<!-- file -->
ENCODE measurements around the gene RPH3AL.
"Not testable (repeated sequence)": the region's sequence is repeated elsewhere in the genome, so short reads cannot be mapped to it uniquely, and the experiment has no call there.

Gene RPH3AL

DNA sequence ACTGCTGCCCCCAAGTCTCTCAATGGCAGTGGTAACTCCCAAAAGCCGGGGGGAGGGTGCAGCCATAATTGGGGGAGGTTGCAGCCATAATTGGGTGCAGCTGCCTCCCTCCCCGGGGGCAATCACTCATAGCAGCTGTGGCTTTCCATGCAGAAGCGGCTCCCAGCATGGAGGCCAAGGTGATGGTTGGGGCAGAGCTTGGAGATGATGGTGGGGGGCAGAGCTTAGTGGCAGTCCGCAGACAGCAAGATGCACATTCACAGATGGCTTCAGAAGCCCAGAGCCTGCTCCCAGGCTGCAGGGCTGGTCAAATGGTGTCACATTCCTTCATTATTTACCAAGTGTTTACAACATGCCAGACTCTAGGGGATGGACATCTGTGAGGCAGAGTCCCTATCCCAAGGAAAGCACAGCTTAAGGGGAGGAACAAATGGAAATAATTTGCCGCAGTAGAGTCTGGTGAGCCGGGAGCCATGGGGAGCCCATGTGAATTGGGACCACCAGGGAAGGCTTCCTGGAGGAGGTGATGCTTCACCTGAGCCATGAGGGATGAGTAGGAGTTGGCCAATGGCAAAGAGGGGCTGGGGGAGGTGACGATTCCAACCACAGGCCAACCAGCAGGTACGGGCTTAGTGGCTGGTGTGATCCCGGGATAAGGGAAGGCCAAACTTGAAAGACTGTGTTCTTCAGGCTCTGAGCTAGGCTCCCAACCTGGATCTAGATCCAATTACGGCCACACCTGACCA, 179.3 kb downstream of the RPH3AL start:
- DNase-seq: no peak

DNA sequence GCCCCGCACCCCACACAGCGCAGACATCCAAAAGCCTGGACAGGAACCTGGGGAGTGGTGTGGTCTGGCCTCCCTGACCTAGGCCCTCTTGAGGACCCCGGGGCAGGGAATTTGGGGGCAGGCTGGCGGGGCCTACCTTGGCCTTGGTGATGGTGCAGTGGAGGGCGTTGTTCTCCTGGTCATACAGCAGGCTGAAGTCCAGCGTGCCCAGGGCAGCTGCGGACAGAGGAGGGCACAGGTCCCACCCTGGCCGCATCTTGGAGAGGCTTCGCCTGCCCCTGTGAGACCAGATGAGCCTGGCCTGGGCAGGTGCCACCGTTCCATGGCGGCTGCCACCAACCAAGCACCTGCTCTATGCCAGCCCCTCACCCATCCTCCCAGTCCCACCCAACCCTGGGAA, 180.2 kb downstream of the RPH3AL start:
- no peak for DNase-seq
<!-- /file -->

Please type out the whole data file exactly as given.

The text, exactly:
ENCODE measurements around the gene RPH3AL.
"Not testable (repeated sequence)": the region's sequence is repeated elsewhere in the genome, so short reads cannot be mapped to it uniquely, and the experiment has no call there.

Gene RPH3AL

DNA sequence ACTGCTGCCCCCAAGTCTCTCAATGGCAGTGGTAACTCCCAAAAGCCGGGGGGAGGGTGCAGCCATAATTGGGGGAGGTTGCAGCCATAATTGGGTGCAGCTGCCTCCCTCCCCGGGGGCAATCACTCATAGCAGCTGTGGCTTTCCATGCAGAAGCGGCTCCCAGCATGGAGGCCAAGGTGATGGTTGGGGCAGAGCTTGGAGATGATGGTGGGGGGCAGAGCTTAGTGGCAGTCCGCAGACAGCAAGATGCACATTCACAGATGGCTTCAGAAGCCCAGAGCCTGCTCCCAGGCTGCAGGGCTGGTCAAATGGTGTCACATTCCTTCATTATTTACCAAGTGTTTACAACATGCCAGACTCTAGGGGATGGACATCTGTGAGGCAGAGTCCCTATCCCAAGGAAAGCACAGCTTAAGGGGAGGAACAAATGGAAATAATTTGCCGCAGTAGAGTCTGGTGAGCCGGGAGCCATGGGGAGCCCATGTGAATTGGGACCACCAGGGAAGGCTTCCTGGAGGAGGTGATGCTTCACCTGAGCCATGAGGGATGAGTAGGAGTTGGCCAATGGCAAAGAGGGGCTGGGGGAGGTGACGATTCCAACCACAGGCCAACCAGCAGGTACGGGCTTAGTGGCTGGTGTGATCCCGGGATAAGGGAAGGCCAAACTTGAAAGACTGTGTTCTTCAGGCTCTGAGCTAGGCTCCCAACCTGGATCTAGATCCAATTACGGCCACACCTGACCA, 179.3 kb downstream of the RPH3AL start:
- DNase-seq: no peak

DNA sequence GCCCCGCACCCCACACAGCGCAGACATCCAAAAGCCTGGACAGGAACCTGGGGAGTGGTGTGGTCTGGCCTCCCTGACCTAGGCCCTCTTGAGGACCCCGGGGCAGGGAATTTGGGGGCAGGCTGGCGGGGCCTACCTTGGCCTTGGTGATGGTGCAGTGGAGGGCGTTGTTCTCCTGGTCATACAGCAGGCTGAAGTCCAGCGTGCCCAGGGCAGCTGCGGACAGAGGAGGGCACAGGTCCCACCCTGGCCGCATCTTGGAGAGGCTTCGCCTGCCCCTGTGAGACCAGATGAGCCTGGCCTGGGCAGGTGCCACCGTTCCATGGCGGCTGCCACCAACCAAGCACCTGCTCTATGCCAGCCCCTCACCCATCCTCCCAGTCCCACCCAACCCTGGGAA, 180.2 kb downstream of the RPH3AL start:
- no peak for DNase-seq